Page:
Public law deals with governance relationships between citizens / companies (individuals) and the state. Public law has sub-disciplines such as constitutional law, criminal law and administrative law. Constitutional law looks into the relationships between individual and the state. The latter can be the executive, the legislative and the judiciary. Criminal law deals with crimes committed by individuals and it imposes sanctions in order to assure social justice. Administrative law is the body of law enforced by executive branch that governs the activities of administrative agencies of the government.
Criminologia Forense - Qualification awarded: Diploma d'Especialització/Diploma de Postgrau (Degree Universitat Barcelona)
The online Criminal Justice minor and certificate program at Saint Louis University complements your major field of study by preparing you for leadership and management positions within any organization that has a need to minimize risks associated with criminal or terrorist activities.
This introduction to the creation and application of English law begins by asking ‘What is the law?’; teaches you to find, read, interpret and apply the law; and introduces the techniques of practical legal research. Ideal if you’re considering a legal career, it provides a brief overview of constitutional principles, criminal law, human rights, and the law of contract and tort. You will then study the terminology and sources of law, legal research and the workings of the European Union (EU) in depth.
This course examines the role of law in the context of modern relationships and family life. This includes issues such as living together, marriage, divorce and the law relating to children, and related issues of tax, family property and inheritance. You will consider the law relating to unmarried and married couples, same sex relationships and extended families (including older relatives) through a series of case studies based on real-life situations. The course deals primarily with the law of England and Wales.
This course builds on the knowledge and skills developed in Understanding law (W200) and examines a further two Foundations of Legal Knowledge: public law and criminal law. Public law considers the relationship between citizen and state; the structure of state institutions; how government action may be challenged (judicial review); the legal values that determine a citizen’s rights and duties; and an outline of civil liberties law.
This course examines the Foundations of Legal Knowledge in land law, equity and trusts. It considers the legal definition of land; the meaning of land ownership; how unregistered and registered titles to land are proved; and rules relating to trusts of land. You’ll also explore co-ownership and rights that can be acquired by third parties over land, including easements, covenants and mortgages – covering freehold and leasehold estates.
This course examines the two Foundations of Legal Knowledge covered by the Law of Obligations: Contract and Tort. In Contract Law you will consider the legal requirements for the formation of a contract together with its content. You will study the law relating to exclusion of liability, discharge from a contract and the remedies available for breach of contract and misrepresentation. In the Law of Tort you will consider the basis of tortious liability and specific torts such as negligence, nuisance and trespass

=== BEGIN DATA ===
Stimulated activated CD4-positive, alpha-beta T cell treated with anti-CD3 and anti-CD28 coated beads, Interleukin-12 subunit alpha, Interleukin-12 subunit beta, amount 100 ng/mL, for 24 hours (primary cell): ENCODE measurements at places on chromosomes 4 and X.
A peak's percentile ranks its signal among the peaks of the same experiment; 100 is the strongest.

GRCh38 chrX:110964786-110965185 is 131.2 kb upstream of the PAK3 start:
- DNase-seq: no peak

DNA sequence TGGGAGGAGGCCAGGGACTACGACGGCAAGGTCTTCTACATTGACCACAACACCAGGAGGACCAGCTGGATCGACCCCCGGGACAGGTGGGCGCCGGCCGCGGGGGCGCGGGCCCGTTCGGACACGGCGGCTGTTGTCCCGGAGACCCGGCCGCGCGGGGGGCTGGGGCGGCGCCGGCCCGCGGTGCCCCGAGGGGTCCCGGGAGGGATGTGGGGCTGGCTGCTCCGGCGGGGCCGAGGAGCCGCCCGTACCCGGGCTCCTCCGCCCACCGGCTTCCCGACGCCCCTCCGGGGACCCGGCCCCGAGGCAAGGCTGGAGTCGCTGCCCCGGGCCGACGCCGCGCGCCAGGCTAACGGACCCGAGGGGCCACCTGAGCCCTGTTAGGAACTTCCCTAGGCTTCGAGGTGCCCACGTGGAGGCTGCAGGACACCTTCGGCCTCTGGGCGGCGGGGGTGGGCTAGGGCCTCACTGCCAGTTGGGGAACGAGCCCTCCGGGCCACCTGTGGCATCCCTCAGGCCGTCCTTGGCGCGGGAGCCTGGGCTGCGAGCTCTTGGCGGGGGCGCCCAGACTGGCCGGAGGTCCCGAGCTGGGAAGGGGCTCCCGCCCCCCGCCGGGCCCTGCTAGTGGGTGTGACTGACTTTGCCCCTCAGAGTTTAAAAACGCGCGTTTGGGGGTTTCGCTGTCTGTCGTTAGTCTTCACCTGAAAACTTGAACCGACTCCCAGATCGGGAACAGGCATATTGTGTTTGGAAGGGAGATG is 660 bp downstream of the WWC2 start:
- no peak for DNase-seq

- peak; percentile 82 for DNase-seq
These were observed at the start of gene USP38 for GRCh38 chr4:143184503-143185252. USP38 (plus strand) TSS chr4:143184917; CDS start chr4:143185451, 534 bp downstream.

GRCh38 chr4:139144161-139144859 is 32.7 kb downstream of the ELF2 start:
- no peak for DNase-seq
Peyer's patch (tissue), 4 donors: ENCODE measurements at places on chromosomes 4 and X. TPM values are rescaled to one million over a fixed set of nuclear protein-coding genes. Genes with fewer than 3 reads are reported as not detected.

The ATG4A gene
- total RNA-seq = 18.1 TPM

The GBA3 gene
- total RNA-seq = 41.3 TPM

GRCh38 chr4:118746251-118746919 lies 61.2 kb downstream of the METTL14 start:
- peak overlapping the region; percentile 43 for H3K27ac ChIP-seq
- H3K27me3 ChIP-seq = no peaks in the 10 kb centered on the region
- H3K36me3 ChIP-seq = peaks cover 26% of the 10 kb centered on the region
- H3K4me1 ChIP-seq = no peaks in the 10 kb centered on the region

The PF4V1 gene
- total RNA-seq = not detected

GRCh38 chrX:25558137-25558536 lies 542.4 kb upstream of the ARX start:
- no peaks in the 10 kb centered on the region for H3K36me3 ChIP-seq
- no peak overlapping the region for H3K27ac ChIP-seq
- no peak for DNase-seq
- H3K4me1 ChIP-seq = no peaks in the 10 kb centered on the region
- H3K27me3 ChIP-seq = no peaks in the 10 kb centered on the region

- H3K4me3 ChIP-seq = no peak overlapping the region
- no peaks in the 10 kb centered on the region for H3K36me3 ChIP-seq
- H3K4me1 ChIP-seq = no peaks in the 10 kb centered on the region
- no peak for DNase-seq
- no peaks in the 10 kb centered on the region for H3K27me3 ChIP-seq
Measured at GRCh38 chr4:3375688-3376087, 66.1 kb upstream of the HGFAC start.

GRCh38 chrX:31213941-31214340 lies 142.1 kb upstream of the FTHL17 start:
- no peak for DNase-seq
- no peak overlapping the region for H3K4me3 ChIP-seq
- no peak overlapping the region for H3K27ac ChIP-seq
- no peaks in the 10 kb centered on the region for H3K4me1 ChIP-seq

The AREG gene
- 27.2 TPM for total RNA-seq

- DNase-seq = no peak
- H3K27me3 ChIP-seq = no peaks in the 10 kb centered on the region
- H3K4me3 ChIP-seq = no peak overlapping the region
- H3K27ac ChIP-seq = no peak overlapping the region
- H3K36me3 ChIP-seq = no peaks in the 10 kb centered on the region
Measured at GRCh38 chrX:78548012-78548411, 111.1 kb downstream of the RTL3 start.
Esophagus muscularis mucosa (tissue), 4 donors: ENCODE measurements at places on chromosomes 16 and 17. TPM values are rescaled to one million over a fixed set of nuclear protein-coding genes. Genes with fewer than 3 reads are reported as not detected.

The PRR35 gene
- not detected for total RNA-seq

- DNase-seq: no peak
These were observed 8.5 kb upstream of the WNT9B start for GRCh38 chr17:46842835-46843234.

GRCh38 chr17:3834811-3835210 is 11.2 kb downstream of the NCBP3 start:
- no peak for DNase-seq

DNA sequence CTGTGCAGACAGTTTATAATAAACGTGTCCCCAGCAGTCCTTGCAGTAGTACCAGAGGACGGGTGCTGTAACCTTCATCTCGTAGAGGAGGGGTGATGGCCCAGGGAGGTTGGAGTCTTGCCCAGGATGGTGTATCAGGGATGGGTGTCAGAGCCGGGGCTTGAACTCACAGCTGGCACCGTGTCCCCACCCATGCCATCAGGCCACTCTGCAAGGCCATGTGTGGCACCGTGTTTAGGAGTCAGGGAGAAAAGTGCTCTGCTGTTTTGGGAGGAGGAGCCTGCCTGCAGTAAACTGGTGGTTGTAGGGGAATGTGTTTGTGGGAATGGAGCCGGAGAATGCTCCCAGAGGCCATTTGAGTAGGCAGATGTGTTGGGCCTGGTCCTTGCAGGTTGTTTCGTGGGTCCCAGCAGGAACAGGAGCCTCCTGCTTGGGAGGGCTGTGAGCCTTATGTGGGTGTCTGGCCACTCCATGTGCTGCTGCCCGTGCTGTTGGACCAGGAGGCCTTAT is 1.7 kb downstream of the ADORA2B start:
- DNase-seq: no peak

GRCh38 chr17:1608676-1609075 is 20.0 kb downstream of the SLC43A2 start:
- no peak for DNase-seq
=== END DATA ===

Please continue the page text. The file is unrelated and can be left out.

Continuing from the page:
This course considers the characteristics of modern employment law relating to individuals. It looks at the characteristics of a contract of employment and issues relating to claims for breach of contract, unfair dismissal and redundancy. It also examines discrimination legislation relating to employment rights, and how the law has developed ‘family-friendly’ rights to employees.
The objective of this course is to provide you with an understanding of the legal basis underpinning the creation of human rights standards and organs through the prism of topics considered a priority on the international human rights agenda. By the end of the course you will be able to analyse the impact of international and national politics on the structures and functions of human rights mechanisms, be able to critically evaluate the existing system, and identify current and potential strategies for effective functioning within it.
This course, for legal professionals and law students in an advanced phase of their studies, provides a general introduction to the American legal system. Since 1963, the course has been organised by the law faculties of the University of Amsterdam, Leiden University and Columbia University. It is held alternately at the Leiden Law School and the Amsterdam Law School. The next session will take place at Leiden University.
This course will examine co-operative law, which also includes other fields of law as they impact on the structure and operations of co-operatives, such as labour law, tax law, competition law and accounting and bookkeeping standards, as well as law making and implementation procedures.
Geneva has long been one of the world’s capitals of international law and the headquarters of international institutions dedicated to human rights. This inspiring context naturally led to the focus and strength of the University of Geneva in international human right laws and policies.